Last month was the 21st anniversary of the ruling in the landmark Supreme Court case, Olmstead v L.C., and we noted in this newsletter that the anniversary occurred just as the State of Mississippi was filing its most recent response to the court in the Department of Justice mental health lawsuit against the state.
We also noted that the response to the court included the state’s claim that it is not in violation of Olmstead, which established that people with mental illness are entitled to the accommodations they need to live in the community if they want to. We urge each of you to consider if you have seen evidence that the state’s mental health system provides the right kind of support to help people live meaningful lives in the community.
In stark contrast to the state’s assertion, Judge Carlton Reeves declared in his September 2019 decision that the state was not following the law, and that “Mississippi’s system of care for adults (with serious mental illness) violates the integration mandate of the ADA.
Judge Reeves then appointed Dr. Michael Hogan as Special Master in 2020 to assist the court and the parties in developing an appropriate remedial plan. Dr. Hogan worked with the state and the US Department of Justice for more than a year, but the two parties were unable to come to an agreement, and Judge Reeves ordered them both to each submit a proposed remedial plan (see Mississippi’s proposed remedial plan and United States’ proposed remedial plan).
Dr. Hogan then reviewed both plans and submitted his Special Master report to the court and Judge Reeves on June 3. Both parties then filed their responses to Dr. Hogan’s special master report. (United States Response to the Special Master’s Report, The State of Mississippi’s Preliminary Response to Report of Special Master)
Mississippi is nearing the tenth anniversary of the initial Department of Justice action regarding the state and its inability to come into compliance with Olmstead.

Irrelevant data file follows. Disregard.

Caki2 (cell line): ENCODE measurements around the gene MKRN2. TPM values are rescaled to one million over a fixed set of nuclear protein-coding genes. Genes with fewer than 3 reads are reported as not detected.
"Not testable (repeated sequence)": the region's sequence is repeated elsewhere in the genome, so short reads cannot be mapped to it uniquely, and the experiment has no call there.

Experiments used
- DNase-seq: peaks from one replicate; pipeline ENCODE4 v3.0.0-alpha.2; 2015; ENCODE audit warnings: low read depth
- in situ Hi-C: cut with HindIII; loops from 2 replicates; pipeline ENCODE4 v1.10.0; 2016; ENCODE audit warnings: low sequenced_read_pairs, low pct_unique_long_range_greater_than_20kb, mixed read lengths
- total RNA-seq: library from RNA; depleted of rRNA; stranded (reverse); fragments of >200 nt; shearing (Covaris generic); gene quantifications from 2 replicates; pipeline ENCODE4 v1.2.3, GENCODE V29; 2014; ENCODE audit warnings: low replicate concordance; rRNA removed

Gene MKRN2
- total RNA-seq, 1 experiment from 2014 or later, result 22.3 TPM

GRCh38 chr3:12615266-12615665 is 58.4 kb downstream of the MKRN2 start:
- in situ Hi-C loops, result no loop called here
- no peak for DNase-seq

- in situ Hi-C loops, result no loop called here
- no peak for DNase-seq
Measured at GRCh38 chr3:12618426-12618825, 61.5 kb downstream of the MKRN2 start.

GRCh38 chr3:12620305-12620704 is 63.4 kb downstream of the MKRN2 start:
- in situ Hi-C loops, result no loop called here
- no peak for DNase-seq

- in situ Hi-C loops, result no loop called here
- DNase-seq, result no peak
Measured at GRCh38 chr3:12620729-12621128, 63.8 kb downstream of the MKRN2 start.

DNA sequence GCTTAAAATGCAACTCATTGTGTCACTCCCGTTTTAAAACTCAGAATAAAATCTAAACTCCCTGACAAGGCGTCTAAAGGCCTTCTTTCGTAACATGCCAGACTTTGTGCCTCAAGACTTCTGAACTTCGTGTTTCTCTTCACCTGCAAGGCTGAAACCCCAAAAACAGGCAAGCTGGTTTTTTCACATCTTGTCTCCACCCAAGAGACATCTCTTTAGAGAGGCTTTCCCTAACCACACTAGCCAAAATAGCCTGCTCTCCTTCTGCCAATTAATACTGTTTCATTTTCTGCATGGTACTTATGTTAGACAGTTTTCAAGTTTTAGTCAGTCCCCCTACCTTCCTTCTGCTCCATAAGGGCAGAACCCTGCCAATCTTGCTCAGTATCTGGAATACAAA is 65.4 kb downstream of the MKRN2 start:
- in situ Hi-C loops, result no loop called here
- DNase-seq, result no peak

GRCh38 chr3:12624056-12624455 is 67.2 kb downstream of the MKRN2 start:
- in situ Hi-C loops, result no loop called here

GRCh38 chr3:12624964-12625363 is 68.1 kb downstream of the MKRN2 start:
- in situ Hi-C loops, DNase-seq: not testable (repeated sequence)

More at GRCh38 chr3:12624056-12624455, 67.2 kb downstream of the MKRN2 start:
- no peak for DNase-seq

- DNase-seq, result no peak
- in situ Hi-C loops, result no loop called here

Even though the state lost this case in 2019, it is still disputing some of the assertions in the Special Master’s report, such as the effectiveness of peer support (this is a related petition about peer support), or the cost to the state of an increase in permanent supported housing that was suggested by the Special Master. It also argues that it should not be subject to a clinical review process, or the imposition of a monitor, two measures that would encourage transparency and accountability to the public.
As we near the end of this legal process (and it is still possible that the state could appeal Judge Reeves’ decision) we encourage all of you to attend the in-person hearing on the case on Monday, July 12 at 9 AM. Judge Reeves will hear the arguments of the state and the Department of Justice regarding the Special Master’s report and what it proposed in order for the state to come into compliance with the law. Cell phones are not allowed in the courtroom and there is not a place to store them at the courthouse so plan to leave them at home, in your office or in the car.
If you have feedback or questions for either side in US v. Mississippi, here is their contact information:
Doug T. Miracle, Civil Litigation
Office of Attorney General Lynn Fitch
Sarah L. Malks
Civil Rights Division, US Department of Justice